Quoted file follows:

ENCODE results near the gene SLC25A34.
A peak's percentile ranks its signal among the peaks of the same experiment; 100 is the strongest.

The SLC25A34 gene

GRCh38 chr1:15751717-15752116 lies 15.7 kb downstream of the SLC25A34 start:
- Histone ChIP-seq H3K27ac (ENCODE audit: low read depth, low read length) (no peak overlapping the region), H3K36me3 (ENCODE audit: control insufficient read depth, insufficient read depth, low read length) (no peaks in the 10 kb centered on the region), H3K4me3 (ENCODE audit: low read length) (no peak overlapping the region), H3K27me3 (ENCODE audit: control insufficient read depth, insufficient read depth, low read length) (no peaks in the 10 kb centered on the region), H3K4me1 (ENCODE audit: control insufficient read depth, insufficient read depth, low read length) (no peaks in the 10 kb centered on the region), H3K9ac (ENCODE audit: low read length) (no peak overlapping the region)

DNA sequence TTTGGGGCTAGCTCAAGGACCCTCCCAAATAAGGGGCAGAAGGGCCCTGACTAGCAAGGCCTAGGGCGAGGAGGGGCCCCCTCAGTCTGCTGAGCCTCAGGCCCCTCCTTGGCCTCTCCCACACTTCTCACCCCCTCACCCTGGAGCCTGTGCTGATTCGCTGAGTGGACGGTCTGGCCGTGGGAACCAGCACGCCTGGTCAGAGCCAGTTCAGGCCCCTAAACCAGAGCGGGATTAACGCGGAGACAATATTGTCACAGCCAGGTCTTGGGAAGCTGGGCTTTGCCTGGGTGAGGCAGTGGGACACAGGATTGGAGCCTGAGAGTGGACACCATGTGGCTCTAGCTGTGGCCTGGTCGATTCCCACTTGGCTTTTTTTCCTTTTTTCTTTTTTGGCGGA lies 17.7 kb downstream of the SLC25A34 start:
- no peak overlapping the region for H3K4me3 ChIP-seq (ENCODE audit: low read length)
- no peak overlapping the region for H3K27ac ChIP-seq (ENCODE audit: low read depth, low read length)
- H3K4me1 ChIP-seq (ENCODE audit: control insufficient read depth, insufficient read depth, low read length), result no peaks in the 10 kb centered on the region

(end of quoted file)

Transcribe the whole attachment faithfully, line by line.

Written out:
ENCODE results near the gene SLC25A34.
A peak's percentile ranks its signal among the peaks of the same experiment; 100 is the strongest.

The SLC25A34 gene

GRCh38 chr1:15751717-15752116 lies 15.7 kb downstream of the SLC25A34 start:
- Histone ChIP-seq H3K27ac (ENCODE audit: low read depth, low read length) (no peak overlapping the region), H3K36me3 (ENCODE audit: control insufficient read depth, insufficient read depth, low read length) (no peaks in the 10 kb centered on the region), H3K4me3 (ENCODE audit: low read length) (no peak overlapping the region), H3K27me3 (ENCODE audit: control insufficient read depth, insufficient read depth, low read length) (no peaks in the 10 kb centered on the region), H3K4me1 (ENCODE audit: control insufficient read depth, insufficient read depth, low read length) (no peaks in the 10 kb centered on the region), H3K9ac (ENCODE audit: low read length) (no peak overlapping the region)

DNA sequence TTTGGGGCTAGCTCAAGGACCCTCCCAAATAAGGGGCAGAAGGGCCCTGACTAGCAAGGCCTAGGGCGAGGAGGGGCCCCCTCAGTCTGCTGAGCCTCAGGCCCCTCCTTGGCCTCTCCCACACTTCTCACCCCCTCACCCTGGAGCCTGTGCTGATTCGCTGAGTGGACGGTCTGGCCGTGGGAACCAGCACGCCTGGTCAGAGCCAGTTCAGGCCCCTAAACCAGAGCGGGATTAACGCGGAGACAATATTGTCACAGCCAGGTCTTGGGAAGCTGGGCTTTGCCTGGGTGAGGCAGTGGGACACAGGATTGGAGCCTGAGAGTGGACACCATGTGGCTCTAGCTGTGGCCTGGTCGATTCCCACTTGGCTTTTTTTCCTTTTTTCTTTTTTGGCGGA lies 17.7 kb downstream of the SLC25A34 start:
- no peak overlapping the region for H3K4me3 ChIP-seq (ENCODE audit: low read length)
- no peak overlapping the region for H3K27ac ChIP-seq (ENCODE audit: low read depth, low read length)
- H3K4me1 ChIP-seq (ENCODE audit: control insufficient read depth, insufficient read depth, low read length), result no peaks in the 10 kb centered on the region